6 Stupid Mistakes Every WordPress User Makes
Even the most experienced of users make mistakes in WordPress sometimes. It can happen because you forgot to back up your site before updating a plugin. Or because you auto-approved all blog comments and accidentally allowed a harmful link to hit your site. Or because you unintentionally published a page that wasn’t yet ready to go live.
Now, just because everyone makes mistakes, that doesn’t excuse them. Your website is the digital face of your company. If you wouldn’t allow the physical face of your company or your general reputation to be tarnished, you can’t allow that to happen to your site.
You know that quote, “Those who cannot remember the past are condemned to repeat it”? Well, the same applies here. We know the most common and completely unnecessary mistakes users make in WordPress. Learn them well, so you won’t commit (or repeat) them yourself.
Mistake 1: Not Understanding Plugins
Plugins should be every WordPress users’ best friend. The problem people often run into with them is a matter of extremes. There are some who don’t understand what plugins are and so they don’t use them at all. Then there are those who understand what plugins do, but go way overboard. Both can spell bad news for your website.
Here is what you need to know about plugins and the right way to use them:
WordPress plugins extend your website’s capabilities without needing any coding or design know-how.
You should be using plugins for your website. For security. For speed optimization. For caching. For SEO. For increasing conversions.
You should be monitoring your plugin usage, too. Poorly coded plugins can be harmful to a website. Unmonitored plugins can also introduce insecurities. And too many plugins—active and inactive—can weigh down a site and compromise loading times.
WordPress plugins are the number-one source of cyberattacks, according to Wordfence. That’s why it’s important to be extra diligent about choosing the right plugins for your site.
Mistake 2: Not Enforcing Login Best Practices
Your site’s point of entry is the second most popular form of cyberattack (commonly referred to as “brute force attacks”). Many small business owners or novice WordPress users make the mistake of assuming that their site isn’t big enough to gain the attention of hackers, but that’s a dangerous assumption to make.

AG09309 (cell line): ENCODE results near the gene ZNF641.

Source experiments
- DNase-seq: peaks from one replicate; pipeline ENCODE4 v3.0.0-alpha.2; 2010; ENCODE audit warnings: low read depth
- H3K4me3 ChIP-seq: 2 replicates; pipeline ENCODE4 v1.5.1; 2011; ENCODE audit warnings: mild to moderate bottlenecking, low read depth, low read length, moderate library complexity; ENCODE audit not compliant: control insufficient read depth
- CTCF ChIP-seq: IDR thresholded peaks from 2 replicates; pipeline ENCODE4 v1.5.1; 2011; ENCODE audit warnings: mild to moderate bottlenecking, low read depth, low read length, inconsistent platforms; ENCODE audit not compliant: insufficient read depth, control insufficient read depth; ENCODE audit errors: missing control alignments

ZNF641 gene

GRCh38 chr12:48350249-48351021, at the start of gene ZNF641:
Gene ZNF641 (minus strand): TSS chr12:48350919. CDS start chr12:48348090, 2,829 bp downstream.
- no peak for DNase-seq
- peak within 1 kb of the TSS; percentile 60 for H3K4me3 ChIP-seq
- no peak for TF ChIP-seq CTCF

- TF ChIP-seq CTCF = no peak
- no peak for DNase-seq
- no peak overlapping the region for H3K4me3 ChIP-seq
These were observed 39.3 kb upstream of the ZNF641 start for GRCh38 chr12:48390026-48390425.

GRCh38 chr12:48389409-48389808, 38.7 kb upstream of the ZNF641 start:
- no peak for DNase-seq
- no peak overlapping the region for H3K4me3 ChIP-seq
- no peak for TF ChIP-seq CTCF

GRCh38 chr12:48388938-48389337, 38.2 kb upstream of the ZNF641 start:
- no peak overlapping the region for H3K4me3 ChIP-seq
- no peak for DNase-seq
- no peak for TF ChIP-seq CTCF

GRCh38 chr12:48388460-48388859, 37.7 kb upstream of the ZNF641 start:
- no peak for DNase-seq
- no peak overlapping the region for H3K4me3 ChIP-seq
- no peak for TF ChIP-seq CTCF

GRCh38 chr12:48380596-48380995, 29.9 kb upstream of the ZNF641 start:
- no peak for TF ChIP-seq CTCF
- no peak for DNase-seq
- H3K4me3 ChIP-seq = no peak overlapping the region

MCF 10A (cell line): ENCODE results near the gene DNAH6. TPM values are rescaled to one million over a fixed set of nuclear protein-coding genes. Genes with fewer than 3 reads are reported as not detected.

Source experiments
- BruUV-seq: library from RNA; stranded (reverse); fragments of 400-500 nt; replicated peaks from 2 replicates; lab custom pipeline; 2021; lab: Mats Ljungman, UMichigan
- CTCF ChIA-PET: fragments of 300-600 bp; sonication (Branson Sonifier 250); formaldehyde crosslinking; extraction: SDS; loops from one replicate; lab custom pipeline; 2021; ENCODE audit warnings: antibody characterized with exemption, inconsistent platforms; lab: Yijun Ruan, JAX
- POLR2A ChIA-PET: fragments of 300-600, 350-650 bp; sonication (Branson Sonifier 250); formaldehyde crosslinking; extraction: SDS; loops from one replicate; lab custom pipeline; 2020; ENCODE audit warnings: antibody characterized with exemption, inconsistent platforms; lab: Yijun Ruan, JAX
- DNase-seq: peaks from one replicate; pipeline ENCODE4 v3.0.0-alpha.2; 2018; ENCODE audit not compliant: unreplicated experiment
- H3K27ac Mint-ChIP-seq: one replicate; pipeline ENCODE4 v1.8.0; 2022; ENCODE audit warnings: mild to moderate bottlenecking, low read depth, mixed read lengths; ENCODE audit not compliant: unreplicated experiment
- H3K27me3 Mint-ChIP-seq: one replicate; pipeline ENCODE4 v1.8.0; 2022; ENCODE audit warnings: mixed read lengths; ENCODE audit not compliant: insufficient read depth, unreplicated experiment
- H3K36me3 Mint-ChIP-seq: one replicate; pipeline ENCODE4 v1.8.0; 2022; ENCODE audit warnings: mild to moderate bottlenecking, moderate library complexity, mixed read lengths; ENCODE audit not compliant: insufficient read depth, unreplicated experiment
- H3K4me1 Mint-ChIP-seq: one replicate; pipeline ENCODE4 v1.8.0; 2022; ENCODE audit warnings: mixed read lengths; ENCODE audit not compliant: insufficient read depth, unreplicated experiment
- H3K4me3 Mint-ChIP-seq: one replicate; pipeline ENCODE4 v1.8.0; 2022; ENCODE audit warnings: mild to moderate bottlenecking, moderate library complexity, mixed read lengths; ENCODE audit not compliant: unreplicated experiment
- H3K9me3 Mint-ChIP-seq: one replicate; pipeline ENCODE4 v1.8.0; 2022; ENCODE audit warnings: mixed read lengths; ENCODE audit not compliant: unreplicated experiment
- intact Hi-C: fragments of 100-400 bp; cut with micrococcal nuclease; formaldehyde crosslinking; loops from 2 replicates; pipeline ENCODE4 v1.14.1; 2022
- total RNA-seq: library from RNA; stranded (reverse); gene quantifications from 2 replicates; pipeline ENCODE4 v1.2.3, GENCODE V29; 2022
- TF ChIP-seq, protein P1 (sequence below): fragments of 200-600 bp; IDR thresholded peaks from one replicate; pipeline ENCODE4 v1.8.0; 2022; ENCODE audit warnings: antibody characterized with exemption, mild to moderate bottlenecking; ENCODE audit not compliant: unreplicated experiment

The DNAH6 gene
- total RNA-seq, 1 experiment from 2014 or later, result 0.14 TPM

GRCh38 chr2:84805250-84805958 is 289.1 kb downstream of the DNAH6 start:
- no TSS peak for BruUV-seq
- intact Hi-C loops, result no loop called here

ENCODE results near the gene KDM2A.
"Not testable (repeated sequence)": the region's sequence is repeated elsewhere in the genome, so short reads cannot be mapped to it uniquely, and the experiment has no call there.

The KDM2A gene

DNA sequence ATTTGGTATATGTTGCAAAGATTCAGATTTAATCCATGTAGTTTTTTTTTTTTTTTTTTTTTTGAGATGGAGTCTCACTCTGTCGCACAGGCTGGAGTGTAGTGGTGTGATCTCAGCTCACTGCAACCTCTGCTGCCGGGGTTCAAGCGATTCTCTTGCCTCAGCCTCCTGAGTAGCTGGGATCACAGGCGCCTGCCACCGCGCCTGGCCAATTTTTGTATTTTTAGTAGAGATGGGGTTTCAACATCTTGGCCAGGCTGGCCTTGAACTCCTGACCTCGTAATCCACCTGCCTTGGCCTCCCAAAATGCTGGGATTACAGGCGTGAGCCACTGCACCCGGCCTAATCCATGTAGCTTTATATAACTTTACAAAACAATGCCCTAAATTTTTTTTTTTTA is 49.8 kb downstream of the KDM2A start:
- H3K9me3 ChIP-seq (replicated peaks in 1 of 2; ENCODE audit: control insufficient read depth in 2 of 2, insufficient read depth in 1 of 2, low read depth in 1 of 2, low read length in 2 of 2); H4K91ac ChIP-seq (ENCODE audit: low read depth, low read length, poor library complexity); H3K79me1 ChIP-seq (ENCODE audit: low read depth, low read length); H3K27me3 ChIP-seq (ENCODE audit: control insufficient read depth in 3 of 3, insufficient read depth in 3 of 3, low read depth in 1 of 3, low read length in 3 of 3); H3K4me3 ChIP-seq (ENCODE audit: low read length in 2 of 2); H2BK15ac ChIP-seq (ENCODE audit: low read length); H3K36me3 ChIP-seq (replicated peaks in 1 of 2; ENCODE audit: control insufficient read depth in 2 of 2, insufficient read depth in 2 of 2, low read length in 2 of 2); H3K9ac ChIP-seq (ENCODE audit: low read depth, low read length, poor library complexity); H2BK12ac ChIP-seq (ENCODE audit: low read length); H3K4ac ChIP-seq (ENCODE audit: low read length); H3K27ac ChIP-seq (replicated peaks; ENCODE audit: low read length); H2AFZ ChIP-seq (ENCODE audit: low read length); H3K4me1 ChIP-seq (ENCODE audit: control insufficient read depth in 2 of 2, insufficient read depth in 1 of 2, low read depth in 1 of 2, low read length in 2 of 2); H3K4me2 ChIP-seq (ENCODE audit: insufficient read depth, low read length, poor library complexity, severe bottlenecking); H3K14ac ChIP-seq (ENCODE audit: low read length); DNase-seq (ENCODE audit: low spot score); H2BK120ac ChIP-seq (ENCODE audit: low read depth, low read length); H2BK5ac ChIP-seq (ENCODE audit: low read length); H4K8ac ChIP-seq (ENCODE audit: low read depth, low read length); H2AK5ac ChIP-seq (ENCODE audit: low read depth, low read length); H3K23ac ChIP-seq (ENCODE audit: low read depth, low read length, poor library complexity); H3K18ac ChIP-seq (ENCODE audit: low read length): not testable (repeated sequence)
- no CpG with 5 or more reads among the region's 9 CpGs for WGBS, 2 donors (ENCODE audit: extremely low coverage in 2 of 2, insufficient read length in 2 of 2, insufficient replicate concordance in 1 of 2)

If you want to keep hackers from breaking through your admin, you need to enforce strict login best practices. This means never using the default “Admin” username. This means requiring strong passwords that include numbers and characters. This means using two-step authentication. This may even mean changing your admin URL to a completely new one so hackers don’t know where to find it. (WordPress plugins will help you do all these, by the way.)
Mistake 3: Ignoring Update Notifications
I know these may seem annoying at times, like “didn’t I just update this theme the other day?” But WordPress updates are not up for discussion: they need to be made. This goes for any and all updates you receive—from the WordPress core, plugins, and themes.
Mistake 4: Not Optimizing for Mobile
This mistake probably happens more often than it should because many WordPress users don’t understand how easy it is to create a responsive (mobile-friendly) website in 2017. You don’t need to be a highly skilled web designer to do it either.
All you need is a high-quality responsive WordPress theme. The developer or designer behind the theme knows what’s needed to create web designs that work great across all devices. All you need to do is purchase, activate, and personalize it.
If you’re unsure of whether your site is mobile-friendly or not, check with Google. They’ll tell you.
Mistake 5: Forgetting to Include Contact Information
This one may seem so obvious, but you’d be surprised how many WordPress users remember to use a high-quality theme, optimize the site with plugins, and push their fully-loaded site live… only to wonder weeks or even months later why no one has reached out.
Contact forms are not a default setting in WordPress. If you’re running a blog, you can enable comments below them, but that’s not the same thing. When setting up a WordPress site for professional purposes, a contact form is a necessity. You can add this in a number of ways, the WordPress plugin being the easiest.
Mistake 6: Not Taking Security Seriously
As you can see, security is a big deal with WordPress. It’s not that WordPress doesn’t go to great lengths to secure their platform (because they do), it’s just that WordPress is the most popular content management system in the world. That means they receive a larger portion of all cyberattacks—75%, to be exact. In other words, WordPress users need to take security more seriously.
There are a few ways to do this:
Work with a web hosting company that provides a secure network to run your site from.
Pay for the security upgrade from your web hosting company.
Use a WordPress security plugin to add an extra level of protection.
Enable backups of your site.
Only use trusted, tested, and supported third-party tools (plugins, themes, and other integrations) on your site.
Look, mistakes happen. That’s why it’s important to be diligent about the work you do in WordPress, to review every change that’s been made on the live site, and even seek out professional help when you need it.
Nathan Oulman writes lyrical poetry around the web on CMS, Webhosting. He contributes to his own website Dailyhosting.net daily.